How Much Money Can You Spend on Lottery Tickets Before It Starts Getting Weird?


Today’s Dear Prudence looks at an issue near and dear to Billfolders’ hearts: wasting money.

About once or twice a week, depending on my mood, I stop at a local convenience store on my way back from work and purchase a lottery ticket. I wouldn’t describe it as anything excessive, and I obviously have not won the lottery (yet). I spend about $80 a month, so nearly $1,000 a year. I make a good income and have little debt. My girlfriend thinks this is ridiculous behavior, a profligate waste of money, and a sign that I am irrational.

Prudie reminds the letter writer that a lot of people spend $20 a week on irrational purchases (like—you guessed it—fancy coffee) and gives the letter writer her blessing:

Given that you say your finances are in good order, you can afford this $1,000-a-year habit.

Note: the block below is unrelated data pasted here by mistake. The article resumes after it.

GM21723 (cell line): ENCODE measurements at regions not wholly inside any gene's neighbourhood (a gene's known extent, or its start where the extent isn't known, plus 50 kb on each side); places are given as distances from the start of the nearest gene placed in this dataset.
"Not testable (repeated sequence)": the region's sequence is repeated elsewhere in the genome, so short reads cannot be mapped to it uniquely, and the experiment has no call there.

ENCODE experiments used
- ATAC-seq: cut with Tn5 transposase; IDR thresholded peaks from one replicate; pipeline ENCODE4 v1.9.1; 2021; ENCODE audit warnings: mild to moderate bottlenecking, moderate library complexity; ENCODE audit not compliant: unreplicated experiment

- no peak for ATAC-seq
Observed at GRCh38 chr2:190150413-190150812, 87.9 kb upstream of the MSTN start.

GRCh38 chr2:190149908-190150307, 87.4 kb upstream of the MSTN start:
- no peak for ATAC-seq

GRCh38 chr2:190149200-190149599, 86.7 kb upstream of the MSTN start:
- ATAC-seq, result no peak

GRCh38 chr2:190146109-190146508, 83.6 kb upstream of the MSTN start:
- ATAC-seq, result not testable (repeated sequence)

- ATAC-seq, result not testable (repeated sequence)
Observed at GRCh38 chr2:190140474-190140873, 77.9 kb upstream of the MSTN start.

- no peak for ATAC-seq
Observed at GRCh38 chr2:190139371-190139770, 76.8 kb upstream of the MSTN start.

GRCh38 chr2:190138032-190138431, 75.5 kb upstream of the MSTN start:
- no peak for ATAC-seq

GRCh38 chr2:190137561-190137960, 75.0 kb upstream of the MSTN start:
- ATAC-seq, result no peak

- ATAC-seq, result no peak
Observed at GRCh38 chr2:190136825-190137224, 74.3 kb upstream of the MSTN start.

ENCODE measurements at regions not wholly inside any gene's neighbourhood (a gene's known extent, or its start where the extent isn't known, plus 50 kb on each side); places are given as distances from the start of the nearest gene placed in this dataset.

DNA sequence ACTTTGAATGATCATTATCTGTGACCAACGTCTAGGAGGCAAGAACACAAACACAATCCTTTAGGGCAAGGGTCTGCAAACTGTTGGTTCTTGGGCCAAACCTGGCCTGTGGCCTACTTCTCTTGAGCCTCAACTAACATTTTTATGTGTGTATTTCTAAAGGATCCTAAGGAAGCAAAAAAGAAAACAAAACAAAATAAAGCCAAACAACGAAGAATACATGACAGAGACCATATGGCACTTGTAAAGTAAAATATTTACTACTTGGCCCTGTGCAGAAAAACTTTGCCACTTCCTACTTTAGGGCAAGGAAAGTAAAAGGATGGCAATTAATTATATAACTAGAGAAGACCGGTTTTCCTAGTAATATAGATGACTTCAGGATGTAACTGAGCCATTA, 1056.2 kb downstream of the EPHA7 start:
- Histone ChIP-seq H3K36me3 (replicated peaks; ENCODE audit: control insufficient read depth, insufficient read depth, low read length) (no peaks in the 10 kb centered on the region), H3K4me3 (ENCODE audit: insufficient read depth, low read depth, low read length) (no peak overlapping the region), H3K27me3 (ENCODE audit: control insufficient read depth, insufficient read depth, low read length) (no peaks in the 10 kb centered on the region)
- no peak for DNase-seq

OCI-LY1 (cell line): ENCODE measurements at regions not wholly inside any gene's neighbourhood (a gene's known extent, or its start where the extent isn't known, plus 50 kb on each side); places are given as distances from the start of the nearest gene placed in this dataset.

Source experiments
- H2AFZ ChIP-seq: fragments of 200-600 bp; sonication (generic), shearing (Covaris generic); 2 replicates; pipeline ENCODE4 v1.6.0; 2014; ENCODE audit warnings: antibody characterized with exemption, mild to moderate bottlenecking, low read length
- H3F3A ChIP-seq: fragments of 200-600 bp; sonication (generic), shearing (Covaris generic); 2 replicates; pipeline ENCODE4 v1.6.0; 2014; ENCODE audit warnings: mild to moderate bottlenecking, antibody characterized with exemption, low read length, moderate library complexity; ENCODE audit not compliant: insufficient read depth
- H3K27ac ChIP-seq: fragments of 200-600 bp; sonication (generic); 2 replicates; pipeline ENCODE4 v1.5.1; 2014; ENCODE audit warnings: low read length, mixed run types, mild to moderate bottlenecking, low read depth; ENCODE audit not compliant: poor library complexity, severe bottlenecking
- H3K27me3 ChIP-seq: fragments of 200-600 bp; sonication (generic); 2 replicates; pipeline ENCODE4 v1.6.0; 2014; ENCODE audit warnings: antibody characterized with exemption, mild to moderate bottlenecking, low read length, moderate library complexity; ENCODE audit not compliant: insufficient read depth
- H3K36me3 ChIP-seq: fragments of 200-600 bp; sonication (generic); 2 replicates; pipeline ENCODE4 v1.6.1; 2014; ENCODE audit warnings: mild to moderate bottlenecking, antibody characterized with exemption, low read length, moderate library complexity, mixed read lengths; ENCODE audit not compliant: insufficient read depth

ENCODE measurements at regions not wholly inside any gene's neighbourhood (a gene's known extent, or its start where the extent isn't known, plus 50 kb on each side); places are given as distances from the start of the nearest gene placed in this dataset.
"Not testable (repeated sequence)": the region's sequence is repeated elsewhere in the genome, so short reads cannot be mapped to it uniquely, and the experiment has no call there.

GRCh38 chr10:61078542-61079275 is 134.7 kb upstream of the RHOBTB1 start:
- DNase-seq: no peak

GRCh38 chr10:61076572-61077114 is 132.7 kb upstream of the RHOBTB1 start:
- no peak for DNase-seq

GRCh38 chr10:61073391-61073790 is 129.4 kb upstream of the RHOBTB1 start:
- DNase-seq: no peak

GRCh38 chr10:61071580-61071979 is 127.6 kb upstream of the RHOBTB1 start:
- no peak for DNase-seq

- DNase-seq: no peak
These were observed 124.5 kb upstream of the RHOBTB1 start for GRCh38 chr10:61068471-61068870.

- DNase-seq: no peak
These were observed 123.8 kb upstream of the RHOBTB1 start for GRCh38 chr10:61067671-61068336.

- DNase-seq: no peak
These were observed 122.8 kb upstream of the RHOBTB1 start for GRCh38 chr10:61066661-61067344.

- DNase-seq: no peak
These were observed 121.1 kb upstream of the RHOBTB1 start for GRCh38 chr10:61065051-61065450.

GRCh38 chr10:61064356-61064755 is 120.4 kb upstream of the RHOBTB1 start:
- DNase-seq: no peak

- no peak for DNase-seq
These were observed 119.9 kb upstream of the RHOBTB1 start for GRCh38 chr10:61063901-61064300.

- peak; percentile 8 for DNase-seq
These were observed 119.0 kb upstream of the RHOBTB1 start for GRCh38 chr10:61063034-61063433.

Wait. WHAT?

At this point I’m frantically trying to figure out if I have a $1,000-a-year habit. (Is eating dinners with friends a “habit?”) If I was spending $1,000 a year on something as uneventful as walking into a convenience store, grabbing a lottery ticket, going “eh, it didn’t win” and walking out, would I be able to recognize it?

Because to me, getting an extra $1,000 back in my bank account would be like winning the lottery. That is one-fifth of an IRA contribution right there, or a monthly debt payment.

Of course, who knows? Maybe this letter writer has enough money that spending $1,000 doesn’t feel like a deprivation. At least Prudie didn’t suggest the letter writer put the money in a savings account, with some line about how the real lottery winnings are the magic of compound interest.

It’s also worth noting that one of Prudie’s other letters this week is about a man who did win the lottery. As the slogan goes: somebody’s gonna Lotto, might as well be you.

What do you think? Is spending $1,000 a year on lottery tickets too much? And how much can a person spend on lottery tickets before it crosses that line?



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